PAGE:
Following are links to some basic information about important health issues facing today's families.


By Phone:


By email:

Click here to email us.




Tuberculosis, or TB as it is commonly known, is spread through the air from person to person. TB usually affects the lungs, but it can also affect other parts of the body, including the brain, kidney and spine. If caught early, tuberculosis can be cured.

Anyone can get TB just by breathing in the air from someone else who is infected as they cough, sneeze or laugh. However, some people are more at risk than others, including:

  • Infants and small children
  • People who are in close quarters with an infected person (friends, family members and coworkers, for instance)
  • Low income individuals who may live in crowded conditions, suffer from a lack of proper nutrition or have poor healthcare
  • Homeless people
  • Prisoners
  • Nursing home residents
  • Alcoholics and intravenous drug users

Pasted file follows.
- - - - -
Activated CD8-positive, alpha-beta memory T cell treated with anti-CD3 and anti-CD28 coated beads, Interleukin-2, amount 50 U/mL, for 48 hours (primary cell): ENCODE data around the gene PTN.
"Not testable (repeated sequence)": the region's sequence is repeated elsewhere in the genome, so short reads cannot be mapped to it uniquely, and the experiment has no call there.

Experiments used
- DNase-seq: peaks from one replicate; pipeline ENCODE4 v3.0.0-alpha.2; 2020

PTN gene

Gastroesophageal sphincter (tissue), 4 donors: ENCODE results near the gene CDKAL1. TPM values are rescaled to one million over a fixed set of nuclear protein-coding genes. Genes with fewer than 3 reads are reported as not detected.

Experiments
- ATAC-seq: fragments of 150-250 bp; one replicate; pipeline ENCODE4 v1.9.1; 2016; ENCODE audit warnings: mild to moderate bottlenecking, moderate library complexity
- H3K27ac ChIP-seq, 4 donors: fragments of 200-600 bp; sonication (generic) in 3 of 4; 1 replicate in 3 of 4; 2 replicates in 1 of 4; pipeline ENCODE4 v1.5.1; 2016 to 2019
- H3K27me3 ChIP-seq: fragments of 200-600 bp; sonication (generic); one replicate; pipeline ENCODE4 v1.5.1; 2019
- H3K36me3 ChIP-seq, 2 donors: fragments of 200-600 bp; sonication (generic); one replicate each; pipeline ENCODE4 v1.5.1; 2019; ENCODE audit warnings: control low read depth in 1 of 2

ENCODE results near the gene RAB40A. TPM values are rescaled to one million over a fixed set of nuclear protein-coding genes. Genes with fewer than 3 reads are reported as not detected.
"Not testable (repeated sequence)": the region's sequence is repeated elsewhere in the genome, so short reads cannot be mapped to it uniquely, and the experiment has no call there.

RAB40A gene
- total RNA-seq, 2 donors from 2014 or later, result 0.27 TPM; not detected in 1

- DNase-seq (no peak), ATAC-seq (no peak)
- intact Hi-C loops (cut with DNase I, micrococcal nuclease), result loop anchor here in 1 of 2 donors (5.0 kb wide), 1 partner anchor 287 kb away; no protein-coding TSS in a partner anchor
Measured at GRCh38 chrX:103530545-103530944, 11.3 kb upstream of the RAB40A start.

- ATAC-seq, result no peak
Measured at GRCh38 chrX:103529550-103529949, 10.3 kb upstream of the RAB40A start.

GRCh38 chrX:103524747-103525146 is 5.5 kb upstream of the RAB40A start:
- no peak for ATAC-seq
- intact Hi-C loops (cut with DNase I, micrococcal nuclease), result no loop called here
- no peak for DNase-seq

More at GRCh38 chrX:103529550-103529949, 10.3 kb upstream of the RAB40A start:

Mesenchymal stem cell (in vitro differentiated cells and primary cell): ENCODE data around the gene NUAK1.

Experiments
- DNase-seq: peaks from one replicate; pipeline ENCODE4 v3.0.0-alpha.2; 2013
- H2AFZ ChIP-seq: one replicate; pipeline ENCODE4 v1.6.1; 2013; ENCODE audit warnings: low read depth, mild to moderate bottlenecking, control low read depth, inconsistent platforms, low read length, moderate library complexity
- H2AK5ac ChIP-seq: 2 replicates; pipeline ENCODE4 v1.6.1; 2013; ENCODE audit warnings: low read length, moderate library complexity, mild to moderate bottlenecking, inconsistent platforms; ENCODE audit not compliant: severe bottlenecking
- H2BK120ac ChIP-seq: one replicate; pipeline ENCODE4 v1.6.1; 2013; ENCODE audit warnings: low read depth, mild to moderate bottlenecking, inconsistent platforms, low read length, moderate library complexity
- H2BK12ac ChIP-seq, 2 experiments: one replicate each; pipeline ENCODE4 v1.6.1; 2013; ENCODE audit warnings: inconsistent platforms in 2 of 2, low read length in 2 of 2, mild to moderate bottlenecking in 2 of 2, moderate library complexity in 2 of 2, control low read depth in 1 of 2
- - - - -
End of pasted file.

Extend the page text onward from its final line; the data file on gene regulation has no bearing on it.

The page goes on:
• Those with other medical conditions such as diabetes, kidney failure or a weakened immune system

Common Symptoms

  • Feeling weak or ill
  • Rapid weight loss over a few weeks or months
  • Fever
  • Night sweats
  • Symptoms can also include coughing, chest pain or coughing up blood

Testing for TB

A skin test can tell you if you have TB. Your doctor or the health department can administer it. If it comes back negative, you're fine and TB free. Someone who has recently been infected can test negative as well. It usually takes 2 to 10 weeks after exposure for the test to be accurate.

A positive skin test means you've been infected with TB. This doesn't necessarily meant that you have TB. Additional tests need to be performed, such as an X-ray or sputum sample to see if you actually have the disease.

If you have TB, either an infection or the disease, you will want to do the following:

  • Get all the tests your doctor suggests.
  • Stay home or in isolation until your doctor says it's OK to return to your regular routine.
  • Do not allow people to visit you until your doctor says it's OK. This is particularly true for children.
  • Take your prescriptions as directed. These medications must be taken for up to six months of more, so you want to be sure that you don't skip taking the prescribed medications during this time.


Adapted from Centers for Disease Control "Tuberculosis-Get the Facts!"








© 2009, All About You Health Care Services, Inc.